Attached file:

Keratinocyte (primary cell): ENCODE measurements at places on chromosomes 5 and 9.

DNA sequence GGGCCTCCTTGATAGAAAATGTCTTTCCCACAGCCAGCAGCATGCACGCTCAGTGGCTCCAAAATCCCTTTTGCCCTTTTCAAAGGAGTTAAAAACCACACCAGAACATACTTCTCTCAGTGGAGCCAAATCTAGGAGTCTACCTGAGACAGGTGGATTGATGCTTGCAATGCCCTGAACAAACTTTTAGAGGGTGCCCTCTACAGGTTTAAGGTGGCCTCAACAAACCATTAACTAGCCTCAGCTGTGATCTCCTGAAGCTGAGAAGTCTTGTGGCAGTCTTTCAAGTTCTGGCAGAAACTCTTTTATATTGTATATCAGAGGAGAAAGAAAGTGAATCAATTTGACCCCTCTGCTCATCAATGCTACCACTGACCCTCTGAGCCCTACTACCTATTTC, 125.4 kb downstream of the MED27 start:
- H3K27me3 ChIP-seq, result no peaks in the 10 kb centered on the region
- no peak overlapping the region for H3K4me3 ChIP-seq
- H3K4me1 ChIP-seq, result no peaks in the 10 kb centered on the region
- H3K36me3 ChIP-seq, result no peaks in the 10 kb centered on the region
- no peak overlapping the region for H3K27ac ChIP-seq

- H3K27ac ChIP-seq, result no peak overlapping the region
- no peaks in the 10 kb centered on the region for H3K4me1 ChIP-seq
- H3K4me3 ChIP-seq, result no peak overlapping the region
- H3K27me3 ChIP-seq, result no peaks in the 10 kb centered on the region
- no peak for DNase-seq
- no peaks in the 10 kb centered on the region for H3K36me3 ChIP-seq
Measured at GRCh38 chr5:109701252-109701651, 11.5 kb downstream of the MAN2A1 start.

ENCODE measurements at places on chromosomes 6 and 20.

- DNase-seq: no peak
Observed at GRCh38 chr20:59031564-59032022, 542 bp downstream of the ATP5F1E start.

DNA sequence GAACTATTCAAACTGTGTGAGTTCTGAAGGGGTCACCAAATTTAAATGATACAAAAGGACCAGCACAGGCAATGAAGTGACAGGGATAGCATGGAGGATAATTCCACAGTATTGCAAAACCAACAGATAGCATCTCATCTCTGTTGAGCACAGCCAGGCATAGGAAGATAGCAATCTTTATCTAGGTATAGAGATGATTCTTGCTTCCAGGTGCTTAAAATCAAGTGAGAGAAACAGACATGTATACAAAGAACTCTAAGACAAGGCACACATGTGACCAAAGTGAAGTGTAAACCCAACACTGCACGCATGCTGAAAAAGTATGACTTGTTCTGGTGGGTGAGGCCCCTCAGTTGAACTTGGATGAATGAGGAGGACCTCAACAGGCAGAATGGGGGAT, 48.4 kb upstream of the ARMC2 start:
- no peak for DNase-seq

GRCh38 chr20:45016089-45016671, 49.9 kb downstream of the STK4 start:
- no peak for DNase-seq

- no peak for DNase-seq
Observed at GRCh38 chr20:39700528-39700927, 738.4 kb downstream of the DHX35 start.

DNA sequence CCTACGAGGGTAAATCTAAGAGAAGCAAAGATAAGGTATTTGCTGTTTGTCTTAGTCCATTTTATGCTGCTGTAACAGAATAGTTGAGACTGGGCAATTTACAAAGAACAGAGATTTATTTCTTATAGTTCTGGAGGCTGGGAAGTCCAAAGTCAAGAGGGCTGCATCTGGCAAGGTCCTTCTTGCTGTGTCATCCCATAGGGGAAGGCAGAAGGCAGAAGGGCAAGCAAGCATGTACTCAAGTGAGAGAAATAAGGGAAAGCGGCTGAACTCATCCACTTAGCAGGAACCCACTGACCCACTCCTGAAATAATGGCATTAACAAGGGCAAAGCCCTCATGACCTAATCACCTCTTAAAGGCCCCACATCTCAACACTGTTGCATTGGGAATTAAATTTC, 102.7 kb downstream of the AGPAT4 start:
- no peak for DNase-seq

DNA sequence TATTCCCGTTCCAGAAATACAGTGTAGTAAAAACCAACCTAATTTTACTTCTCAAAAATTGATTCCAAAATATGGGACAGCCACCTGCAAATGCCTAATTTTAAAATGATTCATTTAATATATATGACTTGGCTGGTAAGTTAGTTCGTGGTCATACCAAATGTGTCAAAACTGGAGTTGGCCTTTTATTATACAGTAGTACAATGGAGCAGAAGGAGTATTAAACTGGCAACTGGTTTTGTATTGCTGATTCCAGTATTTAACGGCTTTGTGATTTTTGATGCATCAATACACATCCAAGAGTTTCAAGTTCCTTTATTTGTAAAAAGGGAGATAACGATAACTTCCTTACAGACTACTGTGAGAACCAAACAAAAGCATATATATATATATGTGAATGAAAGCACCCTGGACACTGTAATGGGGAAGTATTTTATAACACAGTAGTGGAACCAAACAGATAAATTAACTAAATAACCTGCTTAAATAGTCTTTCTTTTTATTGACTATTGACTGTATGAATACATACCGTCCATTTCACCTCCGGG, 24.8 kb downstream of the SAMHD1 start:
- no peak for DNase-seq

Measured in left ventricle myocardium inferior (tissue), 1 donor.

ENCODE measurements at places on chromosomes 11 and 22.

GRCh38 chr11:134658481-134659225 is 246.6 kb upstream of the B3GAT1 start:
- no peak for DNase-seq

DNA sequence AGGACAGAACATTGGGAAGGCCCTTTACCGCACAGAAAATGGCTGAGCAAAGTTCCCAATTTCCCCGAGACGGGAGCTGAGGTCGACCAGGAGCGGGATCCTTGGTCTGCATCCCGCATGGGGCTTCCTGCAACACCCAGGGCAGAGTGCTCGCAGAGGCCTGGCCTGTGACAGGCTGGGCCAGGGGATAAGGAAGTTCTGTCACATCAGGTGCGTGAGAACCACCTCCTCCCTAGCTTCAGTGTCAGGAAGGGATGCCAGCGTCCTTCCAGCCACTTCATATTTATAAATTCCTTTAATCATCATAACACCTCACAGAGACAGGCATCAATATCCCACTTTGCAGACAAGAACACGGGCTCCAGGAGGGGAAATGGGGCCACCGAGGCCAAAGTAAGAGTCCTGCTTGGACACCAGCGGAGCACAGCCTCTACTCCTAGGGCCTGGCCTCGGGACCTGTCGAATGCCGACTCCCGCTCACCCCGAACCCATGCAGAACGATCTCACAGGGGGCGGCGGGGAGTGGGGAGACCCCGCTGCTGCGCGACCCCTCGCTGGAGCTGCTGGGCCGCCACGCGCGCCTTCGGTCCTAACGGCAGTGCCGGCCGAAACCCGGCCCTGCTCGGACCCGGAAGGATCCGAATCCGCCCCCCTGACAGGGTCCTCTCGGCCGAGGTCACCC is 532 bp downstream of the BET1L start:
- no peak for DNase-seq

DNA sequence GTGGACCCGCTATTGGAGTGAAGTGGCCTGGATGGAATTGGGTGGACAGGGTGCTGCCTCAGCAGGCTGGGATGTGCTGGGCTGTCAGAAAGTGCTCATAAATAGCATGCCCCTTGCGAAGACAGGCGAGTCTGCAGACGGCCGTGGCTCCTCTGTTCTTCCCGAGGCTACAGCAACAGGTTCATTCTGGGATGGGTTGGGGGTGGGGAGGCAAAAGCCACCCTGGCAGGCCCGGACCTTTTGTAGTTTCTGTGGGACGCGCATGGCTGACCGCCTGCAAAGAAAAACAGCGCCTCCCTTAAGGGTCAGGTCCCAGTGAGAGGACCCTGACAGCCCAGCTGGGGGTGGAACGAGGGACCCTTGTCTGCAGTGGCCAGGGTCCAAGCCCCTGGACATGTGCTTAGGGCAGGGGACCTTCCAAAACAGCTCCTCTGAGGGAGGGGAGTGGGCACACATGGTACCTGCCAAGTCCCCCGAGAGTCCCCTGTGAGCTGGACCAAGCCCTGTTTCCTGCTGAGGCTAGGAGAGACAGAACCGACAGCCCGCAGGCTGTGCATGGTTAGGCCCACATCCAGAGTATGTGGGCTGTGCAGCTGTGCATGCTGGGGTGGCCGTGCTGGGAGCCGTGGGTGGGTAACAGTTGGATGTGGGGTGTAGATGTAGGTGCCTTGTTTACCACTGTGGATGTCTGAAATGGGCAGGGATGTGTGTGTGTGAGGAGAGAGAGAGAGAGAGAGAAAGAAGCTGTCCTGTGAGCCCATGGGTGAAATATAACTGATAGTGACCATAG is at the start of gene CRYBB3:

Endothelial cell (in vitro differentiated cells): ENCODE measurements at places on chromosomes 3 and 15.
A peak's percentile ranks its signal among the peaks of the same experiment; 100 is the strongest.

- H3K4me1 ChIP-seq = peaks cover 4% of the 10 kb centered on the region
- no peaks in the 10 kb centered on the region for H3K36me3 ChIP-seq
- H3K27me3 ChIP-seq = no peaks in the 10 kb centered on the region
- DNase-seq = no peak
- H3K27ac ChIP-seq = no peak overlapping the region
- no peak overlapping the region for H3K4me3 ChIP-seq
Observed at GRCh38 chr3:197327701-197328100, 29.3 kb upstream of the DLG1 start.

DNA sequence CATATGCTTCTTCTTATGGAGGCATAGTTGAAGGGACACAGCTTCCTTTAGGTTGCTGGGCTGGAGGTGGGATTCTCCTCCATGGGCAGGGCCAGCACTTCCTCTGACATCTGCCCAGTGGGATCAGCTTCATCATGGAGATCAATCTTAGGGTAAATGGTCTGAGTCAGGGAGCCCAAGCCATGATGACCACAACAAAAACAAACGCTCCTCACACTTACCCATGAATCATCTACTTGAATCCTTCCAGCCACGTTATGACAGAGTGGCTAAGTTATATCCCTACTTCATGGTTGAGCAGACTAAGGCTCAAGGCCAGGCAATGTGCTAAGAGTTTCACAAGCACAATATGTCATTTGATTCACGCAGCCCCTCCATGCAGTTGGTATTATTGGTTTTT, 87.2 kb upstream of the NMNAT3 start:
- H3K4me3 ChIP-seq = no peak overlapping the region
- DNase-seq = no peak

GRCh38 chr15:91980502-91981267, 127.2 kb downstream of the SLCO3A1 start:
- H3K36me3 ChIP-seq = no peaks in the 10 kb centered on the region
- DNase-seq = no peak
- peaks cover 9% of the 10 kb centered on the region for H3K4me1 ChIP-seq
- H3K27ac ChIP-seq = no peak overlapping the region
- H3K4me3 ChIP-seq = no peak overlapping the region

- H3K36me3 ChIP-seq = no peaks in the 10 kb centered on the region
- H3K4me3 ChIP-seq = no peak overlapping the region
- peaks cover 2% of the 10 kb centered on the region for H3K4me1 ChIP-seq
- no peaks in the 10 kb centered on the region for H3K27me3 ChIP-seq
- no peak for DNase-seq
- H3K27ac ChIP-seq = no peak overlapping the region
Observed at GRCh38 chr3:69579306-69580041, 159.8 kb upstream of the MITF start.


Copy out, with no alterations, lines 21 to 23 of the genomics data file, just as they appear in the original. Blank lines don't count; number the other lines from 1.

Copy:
- no peak for DNase-seq

- no peak for DNase-seq
Observed at GRCh38 chr20:39700528-39700927, 738.4 kb downstream of the DHX35 start.